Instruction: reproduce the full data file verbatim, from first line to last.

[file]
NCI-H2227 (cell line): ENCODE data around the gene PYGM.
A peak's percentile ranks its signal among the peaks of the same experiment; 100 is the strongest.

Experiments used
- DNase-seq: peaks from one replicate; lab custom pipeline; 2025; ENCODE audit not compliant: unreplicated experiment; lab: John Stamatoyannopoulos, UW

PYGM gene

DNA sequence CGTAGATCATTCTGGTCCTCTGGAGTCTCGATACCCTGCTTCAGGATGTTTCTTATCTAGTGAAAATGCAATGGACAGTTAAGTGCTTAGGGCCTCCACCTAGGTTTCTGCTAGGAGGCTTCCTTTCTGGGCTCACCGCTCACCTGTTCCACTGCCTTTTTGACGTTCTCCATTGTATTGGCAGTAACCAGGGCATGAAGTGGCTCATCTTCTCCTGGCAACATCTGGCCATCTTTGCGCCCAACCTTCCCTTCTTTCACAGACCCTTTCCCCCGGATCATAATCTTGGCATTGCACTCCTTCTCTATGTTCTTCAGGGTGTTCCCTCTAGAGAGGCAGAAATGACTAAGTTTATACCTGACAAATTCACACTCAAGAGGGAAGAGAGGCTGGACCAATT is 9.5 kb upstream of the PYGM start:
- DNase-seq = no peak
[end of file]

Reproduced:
NCI-H2227 (cell line): ENCODE data around the gene PYGM.
A peak's percentile ranks its signal among the peaks of the same experiment; 100 is the strongest.

Experiments used
- DNase-seq: peaks from one replicate; lab custom pipeline; 2025; ENCODE audit not compliant: unreplicated experiment; lab: John Stamatoyannopoulos, UW

PYGM gene

DNA sequence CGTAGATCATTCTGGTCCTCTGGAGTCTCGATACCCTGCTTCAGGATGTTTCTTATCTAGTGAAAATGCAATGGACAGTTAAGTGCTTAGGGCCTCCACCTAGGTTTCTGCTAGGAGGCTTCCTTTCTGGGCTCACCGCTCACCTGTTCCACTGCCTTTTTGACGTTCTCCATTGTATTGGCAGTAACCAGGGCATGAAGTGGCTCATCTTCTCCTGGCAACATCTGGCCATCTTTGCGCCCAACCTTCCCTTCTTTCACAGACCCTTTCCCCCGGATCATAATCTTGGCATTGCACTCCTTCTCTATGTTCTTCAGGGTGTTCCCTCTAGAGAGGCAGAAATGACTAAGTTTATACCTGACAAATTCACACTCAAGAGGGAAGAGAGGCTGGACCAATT is 9.5 kb upstream of the PYGM start:
- DNase-seq = no peak